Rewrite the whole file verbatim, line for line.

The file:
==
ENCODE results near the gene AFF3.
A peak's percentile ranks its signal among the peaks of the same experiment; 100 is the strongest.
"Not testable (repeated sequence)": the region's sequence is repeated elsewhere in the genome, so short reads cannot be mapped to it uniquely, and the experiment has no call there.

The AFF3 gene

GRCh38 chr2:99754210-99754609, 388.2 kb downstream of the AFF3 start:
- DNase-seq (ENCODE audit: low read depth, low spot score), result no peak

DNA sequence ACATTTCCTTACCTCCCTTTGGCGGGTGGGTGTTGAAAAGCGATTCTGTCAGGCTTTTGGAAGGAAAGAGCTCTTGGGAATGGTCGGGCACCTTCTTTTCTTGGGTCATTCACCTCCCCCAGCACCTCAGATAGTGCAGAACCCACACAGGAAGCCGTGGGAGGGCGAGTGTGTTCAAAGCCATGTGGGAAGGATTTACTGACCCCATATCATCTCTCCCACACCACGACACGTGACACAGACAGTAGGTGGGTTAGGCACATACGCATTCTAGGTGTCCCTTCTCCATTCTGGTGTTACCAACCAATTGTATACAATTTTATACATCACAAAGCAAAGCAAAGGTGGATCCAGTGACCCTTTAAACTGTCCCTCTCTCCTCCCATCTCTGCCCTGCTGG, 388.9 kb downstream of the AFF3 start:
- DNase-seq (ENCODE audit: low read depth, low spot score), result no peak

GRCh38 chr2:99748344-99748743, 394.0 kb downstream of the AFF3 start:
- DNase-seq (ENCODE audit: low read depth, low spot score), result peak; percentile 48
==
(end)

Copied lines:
ENCODE results near the gene AFF3.
A peak's percentile ranks its signal among the peaks of the same experiment; 100 is the strongest.
"Not testable (repeated sequence)": the region's sequence is repeated elsewhere in the genome, so short reads cannot be mapped to it uniquely, and the experiment has no call there.

The AFF3 gene

GRCh38 chr2:99754210-99754609, 388.2 kb downstream of the AFF3 start:
- DNase-seq (ENCODE audit: low read depth, low spot score), result no peak

DNA sequence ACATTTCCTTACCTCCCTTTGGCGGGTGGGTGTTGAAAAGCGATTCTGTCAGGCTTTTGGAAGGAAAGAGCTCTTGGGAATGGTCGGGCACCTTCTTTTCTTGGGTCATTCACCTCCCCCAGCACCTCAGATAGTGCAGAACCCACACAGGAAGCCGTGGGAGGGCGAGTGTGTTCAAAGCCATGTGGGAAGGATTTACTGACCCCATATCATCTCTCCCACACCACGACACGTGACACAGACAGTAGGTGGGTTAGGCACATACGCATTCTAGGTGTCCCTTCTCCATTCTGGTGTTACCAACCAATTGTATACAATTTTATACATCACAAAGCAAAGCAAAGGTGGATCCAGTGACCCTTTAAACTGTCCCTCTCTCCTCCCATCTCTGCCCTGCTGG, 388.9 kb downstream of the AFF3 start:
- DNase-seq (ENCODE audit: low read depth, low spot score), result no peak

GRCh38 chr2:99748344-99748743, 394.0 kb downstream of the AFF3 start:
- DNase-seq (ENCODE audit: low read depth, low spot score), result peak; percentile 48